They let this go on for about six years before I arrived and saw it. It took me pointing out that there is a decent chance this is caused by the process relying upon something in the OS kernel that isn't quite aligned to the kernel documentation but is good enough, and the immediate respawn behavior might rely upon that in turn. If the kernel ever is "fixed", then this audit-compliance-related process suddenly stops and doesn't respawn, or worse, won't start at all, becoming top of mind with all the senior management. It is always cheaper to fix problems in the small before they become problems no one can ignore.
The urge to sweep problems under the rug and move on is very powerful within our industry. Until you've done the same yourself and been bitten so many times, your scar tissue twitches every time you see the same pattern again. These days, I treat code problems like I treat cleaning up messes while cooking: I clean up as I go along. My scar tissue thanks me now. There is a delicate balance between addressing these problems in the small and bikeshedding, though.
BTW, I performed an strace that revealed a SIGKILL just pops in without anyone or any known process issuing it. The application developers suspect something in the OS, so we're now engaged with the application support team, OS support team, and our own internal OS support team to trace it down and beat it into submission.
I'll steal this :) Encountered a few of those during my career as well as if you can't see a problems they can't hurt you...
David Edgerton, The Shock of the Old: Technology and Global History Since 1900 (2006).
Andrew L. Russell and Lee Vinsel, The Innovation Delusion: How Our Obsession with the New Has Disrupted the Work That Matters Most (2020).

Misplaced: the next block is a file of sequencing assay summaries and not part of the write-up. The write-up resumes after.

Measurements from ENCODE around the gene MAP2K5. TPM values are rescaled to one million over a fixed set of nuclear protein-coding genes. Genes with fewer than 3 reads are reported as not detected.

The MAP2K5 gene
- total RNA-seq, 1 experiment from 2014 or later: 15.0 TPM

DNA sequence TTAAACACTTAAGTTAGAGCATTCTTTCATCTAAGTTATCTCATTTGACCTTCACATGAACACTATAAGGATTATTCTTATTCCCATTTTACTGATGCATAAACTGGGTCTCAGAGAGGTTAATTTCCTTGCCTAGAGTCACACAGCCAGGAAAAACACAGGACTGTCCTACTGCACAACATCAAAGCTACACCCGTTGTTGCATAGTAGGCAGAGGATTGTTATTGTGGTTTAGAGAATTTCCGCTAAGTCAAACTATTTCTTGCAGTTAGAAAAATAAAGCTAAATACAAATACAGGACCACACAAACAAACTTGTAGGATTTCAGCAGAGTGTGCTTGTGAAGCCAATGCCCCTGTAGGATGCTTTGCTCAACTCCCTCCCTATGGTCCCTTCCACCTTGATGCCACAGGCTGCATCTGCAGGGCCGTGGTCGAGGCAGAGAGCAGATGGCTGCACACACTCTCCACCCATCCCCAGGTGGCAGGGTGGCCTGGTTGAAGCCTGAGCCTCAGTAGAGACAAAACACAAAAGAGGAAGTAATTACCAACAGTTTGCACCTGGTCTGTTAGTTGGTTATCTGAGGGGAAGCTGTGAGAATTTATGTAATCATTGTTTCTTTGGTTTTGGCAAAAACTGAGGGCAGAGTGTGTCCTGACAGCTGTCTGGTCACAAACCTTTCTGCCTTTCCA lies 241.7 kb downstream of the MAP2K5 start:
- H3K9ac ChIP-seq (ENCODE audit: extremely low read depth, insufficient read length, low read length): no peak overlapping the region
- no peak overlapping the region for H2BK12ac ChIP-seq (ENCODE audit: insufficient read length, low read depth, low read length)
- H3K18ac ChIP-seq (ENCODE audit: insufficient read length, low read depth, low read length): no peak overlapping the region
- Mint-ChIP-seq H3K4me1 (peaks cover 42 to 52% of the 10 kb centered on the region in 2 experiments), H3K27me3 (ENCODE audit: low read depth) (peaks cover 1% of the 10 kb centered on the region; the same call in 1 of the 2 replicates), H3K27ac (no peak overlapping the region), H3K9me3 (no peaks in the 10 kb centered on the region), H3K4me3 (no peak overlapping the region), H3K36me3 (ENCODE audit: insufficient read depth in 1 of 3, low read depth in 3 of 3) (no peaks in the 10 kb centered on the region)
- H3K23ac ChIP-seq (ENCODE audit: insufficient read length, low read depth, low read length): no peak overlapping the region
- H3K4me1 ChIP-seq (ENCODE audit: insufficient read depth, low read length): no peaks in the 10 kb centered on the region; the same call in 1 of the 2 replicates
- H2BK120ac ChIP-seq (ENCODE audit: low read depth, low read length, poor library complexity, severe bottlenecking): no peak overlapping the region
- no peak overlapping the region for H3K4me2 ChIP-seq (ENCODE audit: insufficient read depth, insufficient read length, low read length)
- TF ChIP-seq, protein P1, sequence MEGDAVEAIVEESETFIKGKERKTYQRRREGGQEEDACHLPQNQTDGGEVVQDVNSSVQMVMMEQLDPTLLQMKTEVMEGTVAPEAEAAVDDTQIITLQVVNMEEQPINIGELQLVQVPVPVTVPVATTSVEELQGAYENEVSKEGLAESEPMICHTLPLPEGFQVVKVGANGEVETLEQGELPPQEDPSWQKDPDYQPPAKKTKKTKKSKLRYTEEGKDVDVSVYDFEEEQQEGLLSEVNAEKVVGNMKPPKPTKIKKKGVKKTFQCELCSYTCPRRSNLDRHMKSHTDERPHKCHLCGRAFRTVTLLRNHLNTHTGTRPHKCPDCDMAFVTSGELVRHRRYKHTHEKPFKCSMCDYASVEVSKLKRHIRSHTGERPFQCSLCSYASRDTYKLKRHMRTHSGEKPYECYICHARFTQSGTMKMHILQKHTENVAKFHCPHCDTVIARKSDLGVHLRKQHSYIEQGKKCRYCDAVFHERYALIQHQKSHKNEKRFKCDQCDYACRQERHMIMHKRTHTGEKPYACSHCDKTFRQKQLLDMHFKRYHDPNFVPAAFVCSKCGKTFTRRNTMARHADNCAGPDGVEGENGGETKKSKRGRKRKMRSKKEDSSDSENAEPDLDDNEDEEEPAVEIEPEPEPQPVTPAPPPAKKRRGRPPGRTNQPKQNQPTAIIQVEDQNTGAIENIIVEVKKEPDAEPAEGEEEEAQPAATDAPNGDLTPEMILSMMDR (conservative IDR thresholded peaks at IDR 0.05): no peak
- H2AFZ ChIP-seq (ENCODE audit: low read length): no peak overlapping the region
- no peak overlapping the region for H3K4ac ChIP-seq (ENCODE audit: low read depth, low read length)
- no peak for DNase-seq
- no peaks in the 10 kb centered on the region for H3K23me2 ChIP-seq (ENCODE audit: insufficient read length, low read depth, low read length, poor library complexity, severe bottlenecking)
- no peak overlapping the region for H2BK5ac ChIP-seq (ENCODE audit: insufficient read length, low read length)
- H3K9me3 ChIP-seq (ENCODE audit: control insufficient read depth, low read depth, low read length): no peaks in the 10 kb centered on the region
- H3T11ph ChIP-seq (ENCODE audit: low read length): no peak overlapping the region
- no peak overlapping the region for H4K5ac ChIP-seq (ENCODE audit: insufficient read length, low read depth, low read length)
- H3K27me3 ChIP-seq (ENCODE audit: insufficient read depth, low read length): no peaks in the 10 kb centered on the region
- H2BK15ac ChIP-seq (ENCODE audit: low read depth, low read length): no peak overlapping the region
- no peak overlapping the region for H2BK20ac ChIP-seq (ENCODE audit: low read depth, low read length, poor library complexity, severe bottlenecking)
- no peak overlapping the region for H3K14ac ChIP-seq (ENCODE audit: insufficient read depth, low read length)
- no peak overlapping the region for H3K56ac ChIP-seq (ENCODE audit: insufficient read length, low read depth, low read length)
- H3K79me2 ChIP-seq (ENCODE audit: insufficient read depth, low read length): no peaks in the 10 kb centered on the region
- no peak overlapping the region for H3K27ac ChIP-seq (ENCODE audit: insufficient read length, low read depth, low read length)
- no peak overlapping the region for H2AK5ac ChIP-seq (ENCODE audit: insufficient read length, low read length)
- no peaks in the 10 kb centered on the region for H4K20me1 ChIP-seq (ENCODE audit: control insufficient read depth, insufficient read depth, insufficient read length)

You won’t agree with everything in those books, but they will make you think deeply about old technologies and the stories we tell ourselves about innovation.
Old code still in production just sounds antifragile to me and that's the sort of code I'd like to write
I think sadly you won’t be able to read the preeminent examples of really old antifragile code that’s still powering the world. That stuff is mostly proprietary - banks and governments and so on. Hence this article.
BUT - there are still plenty of mature open source codebases to read, especially operating systems, databases, and Unix utilities. Sure, they’re living projects that now look quite different from the original, but they’re descended from code a few decades old and written in the same language — C. There’s Emacs (35 yrs old), GCC (33 yrs), the Linux kernel (29 yrs), MySQL (25 yrs), and Postgres (a youngster, only 24).
And then there’s the programming languages. C itself is now 48 years old! Since it’s the language of the Linux Kernel and Postgres and so much else, I’d be willing to bet it’ll be around for another 48 years. (Yes, I love Rust, and I’d use it over C for any new project, but this is the Linux Kernel folks!)
But - since this is Hacker News - I should note that C is beaten by a long long way by Lisp, which is 62 years old. That’s older than COBOL - and people still love it. John McCarthy really had programming figured out.
For those who want to learn it - check out this short guide. Highly recommended language!:
But in terms of real world production code it is barely a footnote whereas COBOL fills entire libraries.